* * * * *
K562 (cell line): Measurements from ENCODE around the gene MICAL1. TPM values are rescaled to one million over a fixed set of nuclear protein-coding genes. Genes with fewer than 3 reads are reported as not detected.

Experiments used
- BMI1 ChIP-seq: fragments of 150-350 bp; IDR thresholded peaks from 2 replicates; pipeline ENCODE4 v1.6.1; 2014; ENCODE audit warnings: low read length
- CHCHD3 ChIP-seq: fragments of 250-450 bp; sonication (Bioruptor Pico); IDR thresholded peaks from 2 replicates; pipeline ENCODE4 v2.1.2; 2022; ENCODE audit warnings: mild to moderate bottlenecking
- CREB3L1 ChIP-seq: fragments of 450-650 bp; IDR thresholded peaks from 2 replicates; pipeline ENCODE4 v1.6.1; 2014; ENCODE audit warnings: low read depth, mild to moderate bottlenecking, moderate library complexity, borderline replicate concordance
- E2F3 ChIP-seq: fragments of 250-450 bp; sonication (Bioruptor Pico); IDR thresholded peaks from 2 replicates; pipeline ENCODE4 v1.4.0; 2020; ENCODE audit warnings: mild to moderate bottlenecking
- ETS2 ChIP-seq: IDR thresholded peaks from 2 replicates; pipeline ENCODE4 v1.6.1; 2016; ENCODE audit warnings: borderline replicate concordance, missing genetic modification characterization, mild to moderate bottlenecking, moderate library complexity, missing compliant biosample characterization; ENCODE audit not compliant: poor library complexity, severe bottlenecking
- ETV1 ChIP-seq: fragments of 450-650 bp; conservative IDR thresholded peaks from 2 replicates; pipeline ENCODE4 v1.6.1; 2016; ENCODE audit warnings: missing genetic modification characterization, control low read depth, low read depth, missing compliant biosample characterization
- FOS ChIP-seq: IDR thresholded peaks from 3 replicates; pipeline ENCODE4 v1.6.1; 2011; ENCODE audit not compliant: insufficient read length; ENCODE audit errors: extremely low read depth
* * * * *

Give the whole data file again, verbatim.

K562 (cell line): Measurements from ENCODE around the gene MICAL1. TPM values are rescaled to one million over a fixed set of nuclear protein-coding genes. Genes with fewer than 3 reads are reported as not detected.

Experiments used
- BMI1 ChIP-seq: fragments of 150-350 bp; IDR thresholded peaks from 2 replicates; pipeline ENCODE4 v1.6.1; 2014; ENCODE audit warnings: low read length
- CHCHD3 ChIP-seq: fragments of 250-450 bp; sonication (Bioruptor Pico); IDR thresholded peaks from 2 replicates; pipeline ENCODE4 v2.1.2; 2022; ENCODE audit warnings: mild to moderate bottlenecking
- CREB3L1 ChIP-seq: fragments of 450-650 bp; IDR thresholded peaks from 2 replicates; pipeline ENCODE4 v1.6.1; 2014; ENCODE audit warnings: low read depth, mild to moderate bottlenecking, moderate library complexity, borderline replicate concordance
- E2F3 ChIP-seq: fragments of 250-450 bp; sonication (Bioruptor Pico); IDR thresholded peaks from 2 replicates; pipeline ENCODE4 v1.4.0; 2020; ENCODE audit warnings: mild to moderate bottlenecking
- ETS2 ChIP-seq: IDR thresholded peaks from 2 replicates; pipeline ENCODE4 v1.6.1; 2016; ENCODE audit warnings: borderline replicate concordance, missing genetic modification characterization, mild to moderate bottlenecking, moderate library complexity, missing compliant biosample characterization; ENCODE audit not compliant: poor library complexity, severe bottlenecking
- ETV1 ChIP-seq: fragments of 450-650 bp; conservative IDR thresholded peaks from 2 replicates; pipeline ENCODE4 v1.6.1; 2016; ENCODE audit warnings: missing genetic modification characterization, control low read depth, low read depth, missing compliant biosample characterization
- FOS ChIP-seq: IDR thresholded peaks from 3 replicates; pipeline ENCODE4 v1.6.1; 2011; ENCODE audit not compliant: insufficient read length; ENCODE audit errors: extremely low read depth